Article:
Wandering in Style

Chapter 2 of “Lights”, for the blurb that should go before this, see the post before. The blurb/explanation turned into a nice little rant about why everyone should try writing a novel, and I thought it should be separate. So enjoy chapter two, and give me feedback please! On the story and just the poem/song itself.

Princess Marisen had started out the morning as she usually did, reading the next book on the list that Lesley had compiled for her.

Lady Lesley Oliver was the librarian’s apprentice and Marisen’s best friend. Her dearest ambition was to be a writer but she would never show her work to anyone and Marisen asked her on a daily basis how she expected to be published if no on ever read her stories. Lesley’s daily answer was, “It isn’t ready,” which of course really meant, “I am not ready.” So Marisen shrugged, said okay, and asked again the next day.

Lesley’s latest suggestion was a shiny new book called The Crystal City. It was about a girl who lived in a city where all the buildings were clear. She supposed the moral was that someone was always watching you. It was confusing, but still pretty good, up until the girl started falling in love, then Marisen had to put it down for fear of being sick all over the pristine white pages.

Not that she didn’t like love stories, on the contrary, she usually loved them. But it drew her mind to what was going to happen the following day. The point of reading was to draw her mind away from her problems.

The following day she was going to be introduced to a group of eligible suitors.

Her mother always said, “It is the age of Kings and Queens, Knights and dragons, lords, ladies, and fancy dresses.” That included the age where princesses were supposed to have a steady courtier by the age of seventeen, and Marisen’s birthday was only 36 days away. She had a chart checking off the days.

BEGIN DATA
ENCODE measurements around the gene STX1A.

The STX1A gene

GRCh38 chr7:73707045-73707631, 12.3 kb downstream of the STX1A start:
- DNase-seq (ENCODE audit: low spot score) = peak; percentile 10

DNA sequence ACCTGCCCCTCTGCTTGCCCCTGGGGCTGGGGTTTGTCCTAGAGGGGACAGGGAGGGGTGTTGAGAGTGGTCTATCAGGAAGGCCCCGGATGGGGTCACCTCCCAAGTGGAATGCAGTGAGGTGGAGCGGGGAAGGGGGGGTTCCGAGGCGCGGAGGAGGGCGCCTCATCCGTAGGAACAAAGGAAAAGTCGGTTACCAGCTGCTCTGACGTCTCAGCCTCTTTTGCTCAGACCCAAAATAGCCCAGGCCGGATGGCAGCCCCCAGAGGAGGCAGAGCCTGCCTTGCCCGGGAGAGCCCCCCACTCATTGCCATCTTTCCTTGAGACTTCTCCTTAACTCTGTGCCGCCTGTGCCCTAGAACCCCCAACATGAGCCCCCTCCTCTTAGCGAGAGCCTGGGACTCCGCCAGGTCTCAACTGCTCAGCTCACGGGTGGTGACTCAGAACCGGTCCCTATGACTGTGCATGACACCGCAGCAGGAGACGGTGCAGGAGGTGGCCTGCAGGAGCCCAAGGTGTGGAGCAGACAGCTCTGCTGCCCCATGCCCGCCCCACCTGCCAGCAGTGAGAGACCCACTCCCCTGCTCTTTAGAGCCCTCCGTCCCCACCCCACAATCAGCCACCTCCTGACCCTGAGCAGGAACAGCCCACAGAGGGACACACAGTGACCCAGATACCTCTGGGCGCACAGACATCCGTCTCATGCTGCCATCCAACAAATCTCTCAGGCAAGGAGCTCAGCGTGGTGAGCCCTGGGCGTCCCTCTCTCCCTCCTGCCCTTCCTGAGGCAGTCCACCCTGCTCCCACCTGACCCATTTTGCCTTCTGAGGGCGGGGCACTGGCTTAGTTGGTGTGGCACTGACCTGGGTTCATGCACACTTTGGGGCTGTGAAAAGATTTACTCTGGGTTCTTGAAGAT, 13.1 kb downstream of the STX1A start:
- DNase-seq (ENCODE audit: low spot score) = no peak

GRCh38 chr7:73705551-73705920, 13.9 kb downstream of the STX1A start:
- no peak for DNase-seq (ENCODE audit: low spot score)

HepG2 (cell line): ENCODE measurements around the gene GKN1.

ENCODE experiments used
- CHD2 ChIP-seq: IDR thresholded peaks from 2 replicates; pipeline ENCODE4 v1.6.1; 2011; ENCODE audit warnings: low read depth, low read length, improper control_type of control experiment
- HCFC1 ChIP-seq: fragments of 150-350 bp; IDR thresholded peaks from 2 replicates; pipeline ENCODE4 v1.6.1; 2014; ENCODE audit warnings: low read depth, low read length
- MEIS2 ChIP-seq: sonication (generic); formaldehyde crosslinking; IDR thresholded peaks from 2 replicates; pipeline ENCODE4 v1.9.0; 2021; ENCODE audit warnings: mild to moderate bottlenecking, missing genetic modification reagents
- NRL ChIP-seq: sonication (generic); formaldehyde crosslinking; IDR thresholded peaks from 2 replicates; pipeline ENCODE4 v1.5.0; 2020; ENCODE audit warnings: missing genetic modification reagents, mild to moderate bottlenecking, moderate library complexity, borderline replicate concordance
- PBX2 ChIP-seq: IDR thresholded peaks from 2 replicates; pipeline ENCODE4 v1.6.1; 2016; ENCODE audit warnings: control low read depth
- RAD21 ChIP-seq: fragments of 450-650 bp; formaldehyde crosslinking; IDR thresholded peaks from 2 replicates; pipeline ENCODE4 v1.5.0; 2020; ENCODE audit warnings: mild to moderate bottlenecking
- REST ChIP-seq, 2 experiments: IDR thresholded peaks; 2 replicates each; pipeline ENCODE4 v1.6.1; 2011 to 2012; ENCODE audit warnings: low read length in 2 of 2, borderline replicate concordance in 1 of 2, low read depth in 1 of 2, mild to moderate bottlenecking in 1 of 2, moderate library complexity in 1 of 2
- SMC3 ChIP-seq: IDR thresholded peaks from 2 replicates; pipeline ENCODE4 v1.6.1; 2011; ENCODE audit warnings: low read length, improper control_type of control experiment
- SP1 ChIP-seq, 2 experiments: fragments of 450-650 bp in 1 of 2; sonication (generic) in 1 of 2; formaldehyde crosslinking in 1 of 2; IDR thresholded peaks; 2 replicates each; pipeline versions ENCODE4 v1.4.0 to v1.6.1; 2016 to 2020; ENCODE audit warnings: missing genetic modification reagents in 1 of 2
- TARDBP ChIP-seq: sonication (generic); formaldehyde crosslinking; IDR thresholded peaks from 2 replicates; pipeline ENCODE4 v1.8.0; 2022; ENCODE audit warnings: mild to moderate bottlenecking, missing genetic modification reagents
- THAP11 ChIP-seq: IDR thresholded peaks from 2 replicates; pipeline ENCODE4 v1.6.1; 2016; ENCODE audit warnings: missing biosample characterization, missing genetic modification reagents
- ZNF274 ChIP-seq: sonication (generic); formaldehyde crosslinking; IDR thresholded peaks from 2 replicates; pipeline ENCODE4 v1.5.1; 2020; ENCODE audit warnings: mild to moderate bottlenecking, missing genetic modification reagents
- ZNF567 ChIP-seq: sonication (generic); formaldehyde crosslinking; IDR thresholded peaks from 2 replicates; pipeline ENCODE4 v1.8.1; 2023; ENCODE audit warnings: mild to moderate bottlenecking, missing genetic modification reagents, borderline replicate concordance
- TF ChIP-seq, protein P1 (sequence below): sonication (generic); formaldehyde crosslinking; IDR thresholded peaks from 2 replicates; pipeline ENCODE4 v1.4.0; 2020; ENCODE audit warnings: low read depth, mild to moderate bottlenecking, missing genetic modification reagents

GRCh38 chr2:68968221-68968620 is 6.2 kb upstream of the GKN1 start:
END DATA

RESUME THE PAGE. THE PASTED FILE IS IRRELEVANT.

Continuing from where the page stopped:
She was staring at that chart when Lady Delaney arrived to dress her for lunch. Marisen noticed she looked tired. Come to think of it Delaney always looks tired.

Delaney dressed her in a pretty yellow dress with a lace-covered bodice and helped pin her small gold tiara into her dark hair.

Delaney asked if Marisen would please wear shoes and Marisen politely declined.

Her father was always trying to get her to wear shoes and had Delaney ask her daily, but she never did unless she had to leave the castle.

Marisen walked slowly to breakfast, thinking about the next day and admiring the sun streaming through the windows.

Her father, King William Christopher D’Corrol III, greeted her as she walked into the dining hall and she smiled brightly back at him. She loved her father, everyone did. He was a very fair and loyal king.

Throughout the meal King William talked. About what Marisen could not be sure. As he talked the secretary of something and the officer of something else listened from across the table and took notes.

All this was very important business she was sure, but Marisen was watching her little sister. Marisen’s little sister was named after their mother, Queen Delilah Caroline D’Corrol and looked just like the queen.

While Marisen and her father were olive-skinned with dark curling hair, Princess and Queen Delilah were fair-skinned and blue-eyed, with blond hair and a smattering of freckles across the bridges of their noses.

Princess Delilah was still young enough to play with dolls and that was what she was doing as her sister studied her across the table. Marisen watched as Delilah created her own world in which painted faces laughed and wooden legs danced.

Marisen wished she were still young enough to play with dolls.

King William dismissed the officer and the secretary and turned to his daughters.

Put the dolls away when you are at the table please, Delilah,” He said. Delilah scowled and stowed the dolls under her chair.

Are you ready for tomorrow, Marisen?” the king asked.

No. “Yes,” Marisen lied, trying not to grimace. “But… um, what am I supposed to wear?” If it were up to her, Marisen would wear her pajamas. That way the suitors would think she was strange and leave.

Oh. I’m not sure…” King William mumbled. “Actually, I think your mother is working with the seamstresses right now. She was going to show you later today, but why don’t you go now? Please take your sister.”